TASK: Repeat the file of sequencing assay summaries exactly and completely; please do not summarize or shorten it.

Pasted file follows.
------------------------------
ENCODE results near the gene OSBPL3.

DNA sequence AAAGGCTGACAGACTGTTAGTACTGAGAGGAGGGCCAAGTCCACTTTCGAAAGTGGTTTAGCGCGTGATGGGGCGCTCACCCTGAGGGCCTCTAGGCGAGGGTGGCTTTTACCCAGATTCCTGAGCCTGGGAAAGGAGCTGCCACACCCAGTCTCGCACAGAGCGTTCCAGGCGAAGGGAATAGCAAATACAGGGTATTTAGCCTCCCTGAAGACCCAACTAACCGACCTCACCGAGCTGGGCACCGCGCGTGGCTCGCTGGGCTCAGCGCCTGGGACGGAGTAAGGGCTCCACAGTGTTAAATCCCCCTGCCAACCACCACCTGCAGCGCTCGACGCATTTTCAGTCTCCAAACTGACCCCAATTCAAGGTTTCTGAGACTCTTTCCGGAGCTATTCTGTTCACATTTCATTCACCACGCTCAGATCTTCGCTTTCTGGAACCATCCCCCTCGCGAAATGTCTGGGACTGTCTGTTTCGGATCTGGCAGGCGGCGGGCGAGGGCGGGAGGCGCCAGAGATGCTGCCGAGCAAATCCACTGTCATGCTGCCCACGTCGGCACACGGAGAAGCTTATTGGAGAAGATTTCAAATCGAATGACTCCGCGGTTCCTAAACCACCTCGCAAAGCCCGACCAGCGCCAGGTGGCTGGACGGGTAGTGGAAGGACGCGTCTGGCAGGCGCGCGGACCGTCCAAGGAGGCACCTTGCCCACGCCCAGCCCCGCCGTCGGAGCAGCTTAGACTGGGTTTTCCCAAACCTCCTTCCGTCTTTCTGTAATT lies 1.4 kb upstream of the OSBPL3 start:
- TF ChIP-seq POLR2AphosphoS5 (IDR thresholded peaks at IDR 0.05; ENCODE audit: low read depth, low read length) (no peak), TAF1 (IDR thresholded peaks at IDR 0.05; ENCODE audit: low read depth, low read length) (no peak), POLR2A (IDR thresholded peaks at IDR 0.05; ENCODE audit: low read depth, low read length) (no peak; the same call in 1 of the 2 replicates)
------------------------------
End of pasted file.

ENCODE results near the gene OSBPL3.

DNA sequence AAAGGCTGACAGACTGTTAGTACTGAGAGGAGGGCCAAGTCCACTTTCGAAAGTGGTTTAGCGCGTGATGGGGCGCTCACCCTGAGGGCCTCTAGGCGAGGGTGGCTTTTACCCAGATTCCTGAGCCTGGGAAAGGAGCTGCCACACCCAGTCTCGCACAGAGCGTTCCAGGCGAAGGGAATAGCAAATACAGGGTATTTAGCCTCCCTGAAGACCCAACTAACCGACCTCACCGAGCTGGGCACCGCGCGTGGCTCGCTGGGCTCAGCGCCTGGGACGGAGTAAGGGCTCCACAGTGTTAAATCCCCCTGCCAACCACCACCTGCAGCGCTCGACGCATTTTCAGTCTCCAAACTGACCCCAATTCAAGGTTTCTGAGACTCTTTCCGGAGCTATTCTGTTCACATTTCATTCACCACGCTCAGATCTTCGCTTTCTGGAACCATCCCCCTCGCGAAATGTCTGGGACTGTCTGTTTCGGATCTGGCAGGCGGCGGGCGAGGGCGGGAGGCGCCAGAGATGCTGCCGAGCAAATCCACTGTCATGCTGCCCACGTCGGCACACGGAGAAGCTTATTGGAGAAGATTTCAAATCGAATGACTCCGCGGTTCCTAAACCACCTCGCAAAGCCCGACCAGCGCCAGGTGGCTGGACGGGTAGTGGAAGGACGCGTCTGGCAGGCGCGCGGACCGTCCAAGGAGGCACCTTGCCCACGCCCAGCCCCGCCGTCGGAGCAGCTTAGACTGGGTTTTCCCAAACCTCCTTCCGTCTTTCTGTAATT lies 1.4 kb upstream of the OSBPL3 start:
- TF ChIP-seq POLR2AphosphoS5 (IDR thresholded peaks at IDR 0.05; ENCODE audit: low read depth, low read length) (no peak), TAF1 (IDR thresholded peaks at IDR 0.05; ENCODE audit: low read depth, low read length) (no peak), POLR2A (IDR thresholded peaks at IDR 0.05; ENCODE audit: low read depth, low read length) (no peak; the same call in 1 of the 2 replicates)